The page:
Vladimir Putin’s daughter made up her own mind to take Russia’s new coronavirus jab, her father has revealed. He said “she comes into contact with a lot of people, it is important for her to feel protected to work as normal.”
The Russian president shed some light on how the promising vaccine works during a one-to-one interview with host Sergey Brilev, some excerpts of which were aired by the ‘Rossiya 1’ channel on Thursday. Putin had previously made headlines when he revealed that one of his daughters had been given ‘Sputnik V.’
“We passed pre-clinical and clinical trials on animals and volunteers,” Putin told Brilev. “It is clear today to our specialists that this vaccine gives a sustainable immunity, antibodies emerge, just like they did in my daughter’s case, and is harmless. Thank God, my daughter is feeling well.”
This time, Putin was asked if she had consulted with him before getting immunized. “She is an adult, she just said that she had made such a decision,” the president replied, clarifying also that his daughter had done so “as a volunteer.”
The injection didn’t cause many adverse effects, Putin reiterated. His daughter had “a temperature of 38.4 on the first day,” then on the second day it was “over 37.” She was given the second and final shot 21 days later, but everything was “normal” except for a slight temperature.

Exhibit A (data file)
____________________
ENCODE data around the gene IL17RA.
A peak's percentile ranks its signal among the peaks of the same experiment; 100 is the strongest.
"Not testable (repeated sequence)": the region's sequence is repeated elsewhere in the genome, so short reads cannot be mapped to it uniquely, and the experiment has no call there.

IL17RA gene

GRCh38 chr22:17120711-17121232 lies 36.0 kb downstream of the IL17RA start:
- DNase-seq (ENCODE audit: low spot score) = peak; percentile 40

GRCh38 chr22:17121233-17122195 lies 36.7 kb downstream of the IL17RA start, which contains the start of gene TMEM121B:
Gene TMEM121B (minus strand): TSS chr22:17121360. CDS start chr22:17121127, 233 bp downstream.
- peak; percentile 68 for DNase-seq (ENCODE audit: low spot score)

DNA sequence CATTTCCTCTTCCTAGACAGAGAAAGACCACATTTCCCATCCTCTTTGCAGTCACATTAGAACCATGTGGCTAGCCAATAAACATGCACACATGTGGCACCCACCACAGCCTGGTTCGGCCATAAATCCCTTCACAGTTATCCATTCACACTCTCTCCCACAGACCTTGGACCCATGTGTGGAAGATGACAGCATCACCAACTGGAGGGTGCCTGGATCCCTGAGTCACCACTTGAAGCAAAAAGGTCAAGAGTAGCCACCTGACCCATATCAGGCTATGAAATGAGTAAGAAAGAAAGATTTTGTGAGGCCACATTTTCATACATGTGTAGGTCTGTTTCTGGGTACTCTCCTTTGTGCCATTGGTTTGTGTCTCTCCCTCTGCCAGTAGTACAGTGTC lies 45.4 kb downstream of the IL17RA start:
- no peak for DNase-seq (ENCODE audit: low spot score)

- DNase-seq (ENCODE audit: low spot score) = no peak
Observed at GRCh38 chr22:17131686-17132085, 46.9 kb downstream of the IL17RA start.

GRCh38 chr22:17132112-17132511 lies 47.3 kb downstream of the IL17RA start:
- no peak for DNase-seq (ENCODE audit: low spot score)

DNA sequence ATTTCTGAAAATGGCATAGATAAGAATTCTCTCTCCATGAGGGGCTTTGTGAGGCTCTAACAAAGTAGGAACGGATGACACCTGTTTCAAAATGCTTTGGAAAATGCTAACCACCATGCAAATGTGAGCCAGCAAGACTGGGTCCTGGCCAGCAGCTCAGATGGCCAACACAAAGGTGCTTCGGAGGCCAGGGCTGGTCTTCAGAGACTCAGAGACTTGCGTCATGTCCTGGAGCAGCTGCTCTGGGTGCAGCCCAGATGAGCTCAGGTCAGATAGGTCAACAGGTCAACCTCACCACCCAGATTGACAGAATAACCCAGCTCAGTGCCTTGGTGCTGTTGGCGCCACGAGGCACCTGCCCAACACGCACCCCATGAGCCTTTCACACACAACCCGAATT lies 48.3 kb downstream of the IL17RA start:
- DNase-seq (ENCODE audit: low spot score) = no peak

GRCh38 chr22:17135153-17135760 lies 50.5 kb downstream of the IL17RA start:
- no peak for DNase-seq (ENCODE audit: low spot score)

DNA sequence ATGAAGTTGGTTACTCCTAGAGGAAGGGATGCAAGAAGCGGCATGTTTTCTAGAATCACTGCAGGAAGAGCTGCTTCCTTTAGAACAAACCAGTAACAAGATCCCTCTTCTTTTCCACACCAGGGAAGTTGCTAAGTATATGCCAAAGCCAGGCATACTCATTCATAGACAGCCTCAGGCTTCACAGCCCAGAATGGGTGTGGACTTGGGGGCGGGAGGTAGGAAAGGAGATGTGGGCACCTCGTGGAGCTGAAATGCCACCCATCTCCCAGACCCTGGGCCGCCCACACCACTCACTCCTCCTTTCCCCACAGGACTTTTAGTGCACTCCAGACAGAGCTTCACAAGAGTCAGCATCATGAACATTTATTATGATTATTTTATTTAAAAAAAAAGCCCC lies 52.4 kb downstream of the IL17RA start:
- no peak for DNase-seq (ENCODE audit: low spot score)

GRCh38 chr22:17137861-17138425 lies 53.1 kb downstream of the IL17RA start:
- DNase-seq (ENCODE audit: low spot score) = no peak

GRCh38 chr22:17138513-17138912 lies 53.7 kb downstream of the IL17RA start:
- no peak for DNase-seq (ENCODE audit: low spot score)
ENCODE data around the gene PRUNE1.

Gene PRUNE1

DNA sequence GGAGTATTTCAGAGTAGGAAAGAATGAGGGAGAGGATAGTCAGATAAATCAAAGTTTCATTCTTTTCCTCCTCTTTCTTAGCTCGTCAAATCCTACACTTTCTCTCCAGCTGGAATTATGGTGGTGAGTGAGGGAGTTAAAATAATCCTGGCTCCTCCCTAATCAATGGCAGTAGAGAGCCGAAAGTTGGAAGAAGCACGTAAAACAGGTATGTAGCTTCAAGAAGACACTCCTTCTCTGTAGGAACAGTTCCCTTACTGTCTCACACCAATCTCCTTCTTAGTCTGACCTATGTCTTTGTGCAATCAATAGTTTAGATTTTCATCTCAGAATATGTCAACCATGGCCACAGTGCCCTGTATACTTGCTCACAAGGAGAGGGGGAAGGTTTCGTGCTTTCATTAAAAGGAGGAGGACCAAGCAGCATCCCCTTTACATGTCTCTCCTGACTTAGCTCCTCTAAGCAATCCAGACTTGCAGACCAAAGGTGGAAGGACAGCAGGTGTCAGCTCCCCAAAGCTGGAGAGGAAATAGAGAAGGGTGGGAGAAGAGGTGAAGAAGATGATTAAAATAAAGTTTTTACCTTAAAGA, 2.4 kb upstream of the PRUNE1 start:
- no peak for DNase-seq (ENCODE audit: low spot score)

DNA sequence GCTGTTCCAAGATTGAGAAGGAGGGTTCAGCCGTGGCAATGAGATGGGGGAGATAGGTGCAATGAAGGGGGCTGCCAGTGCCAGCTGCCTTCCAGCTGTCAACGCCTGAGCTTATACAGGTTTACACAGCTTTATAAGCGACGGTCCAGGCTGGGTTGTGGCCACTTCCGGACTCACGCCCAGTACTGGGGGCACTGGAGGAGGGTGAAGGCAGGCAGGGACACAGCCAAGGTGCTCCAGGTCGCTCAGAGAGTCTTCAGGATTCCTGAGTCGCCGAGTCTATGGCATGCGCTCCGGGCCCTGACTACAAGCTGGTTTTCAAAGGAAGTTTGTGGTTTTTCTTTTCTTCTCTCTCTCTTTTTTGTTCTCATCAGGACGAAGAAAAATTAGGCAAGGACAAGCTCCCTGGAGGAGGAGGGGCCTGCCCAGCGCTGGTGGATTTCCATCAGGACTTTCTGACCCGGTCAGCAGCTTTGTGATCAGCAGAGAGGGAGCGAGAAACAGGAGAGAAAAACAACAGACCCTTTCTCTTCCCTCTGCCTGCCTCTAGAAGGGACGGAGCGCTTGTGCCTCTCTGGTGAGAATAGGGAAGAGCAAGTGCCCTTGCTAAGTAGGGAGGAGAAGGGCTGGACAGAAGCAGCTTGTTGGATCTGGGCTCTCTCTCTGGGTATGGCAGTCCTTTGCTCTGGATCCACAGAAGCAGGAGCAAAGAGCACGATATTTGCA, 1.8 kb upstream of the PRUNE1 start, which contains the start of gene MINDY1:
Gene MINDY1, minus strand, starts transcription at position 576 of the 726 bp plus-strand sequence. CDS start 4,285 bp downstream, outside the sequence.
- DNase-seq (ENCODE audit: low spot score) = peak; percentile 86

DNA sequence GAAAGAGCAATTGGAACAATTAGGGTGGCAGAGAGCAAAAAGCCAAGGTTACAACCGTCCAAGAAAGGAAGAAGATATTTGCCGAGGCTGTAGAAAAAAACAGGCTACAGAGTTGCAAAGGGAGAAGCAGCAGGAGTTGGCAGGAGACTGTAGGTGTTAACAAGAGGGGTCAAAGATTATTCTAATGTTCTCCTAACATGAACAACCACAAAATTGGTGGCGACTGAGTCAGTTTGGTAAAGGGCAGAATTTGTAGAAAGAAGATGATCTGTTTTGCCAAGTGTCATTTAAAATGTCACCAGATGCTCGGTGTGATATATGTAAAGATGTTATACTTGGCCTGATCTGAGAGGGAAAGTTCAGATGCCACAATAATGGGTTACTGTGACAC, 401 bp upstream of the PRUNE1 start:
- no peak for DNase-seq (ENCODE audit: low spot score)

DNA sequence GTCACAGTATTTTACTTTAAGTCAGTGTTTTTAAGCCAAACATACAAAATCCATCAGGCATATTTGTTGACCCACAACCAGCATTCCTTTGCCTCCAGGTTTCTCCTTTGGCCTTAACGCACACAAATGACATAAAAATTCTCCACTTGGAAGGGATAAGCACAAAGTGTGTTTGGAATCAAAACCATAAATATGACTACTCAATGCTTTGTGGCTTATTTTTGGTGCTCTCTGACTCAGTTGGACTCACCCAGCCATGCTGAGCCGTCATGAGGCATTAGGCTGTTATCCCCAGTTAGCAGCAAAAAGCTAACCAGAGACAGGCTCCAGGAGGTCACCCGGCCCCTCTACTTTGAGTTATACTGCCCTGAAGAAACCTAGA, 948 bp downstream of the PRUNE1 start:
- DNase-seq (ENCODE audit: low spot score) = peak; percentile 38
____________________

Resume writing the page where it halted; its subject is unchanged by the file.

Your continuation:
Russia is the first country in the world to have officially registered a Covid-19 vaccine. Developed by Moscow’s famed Gamaleya National Research Center, ‘Sputnik V’ successfully passed phase-two clinical trials, during which the correct dosage and the strength of the immune response were measured.
Expanding on the issue, Putin revealed that a second vaccine – this time produced by the Novosibirsk-based Vector Institute – is about to arrive in September. “I am sure that the Vector staff will make a wonderful drug that will help people a lot,” the president said.
It is understood that frontline doctors and teachers will be the first to be given the ‘Sputnik V’ shot. However, the vaccine won’t go into general circulation until January 2021, allowing several months of further observation of its efficiency and safety.
Until that happens, Putin appealed to his countrymen and women, saying that self-discipline is the key to stemming the spread of the epidemic, which has so far infected close to 973,000 people in Russia and claimed over 16,700 lives. “The more disciplined we are, the sooner we can return to normal life,” he stated.
Like this story? Share it with a friend!
Subscribe to RT newsletter to get stories the mainstream media won’t tell you.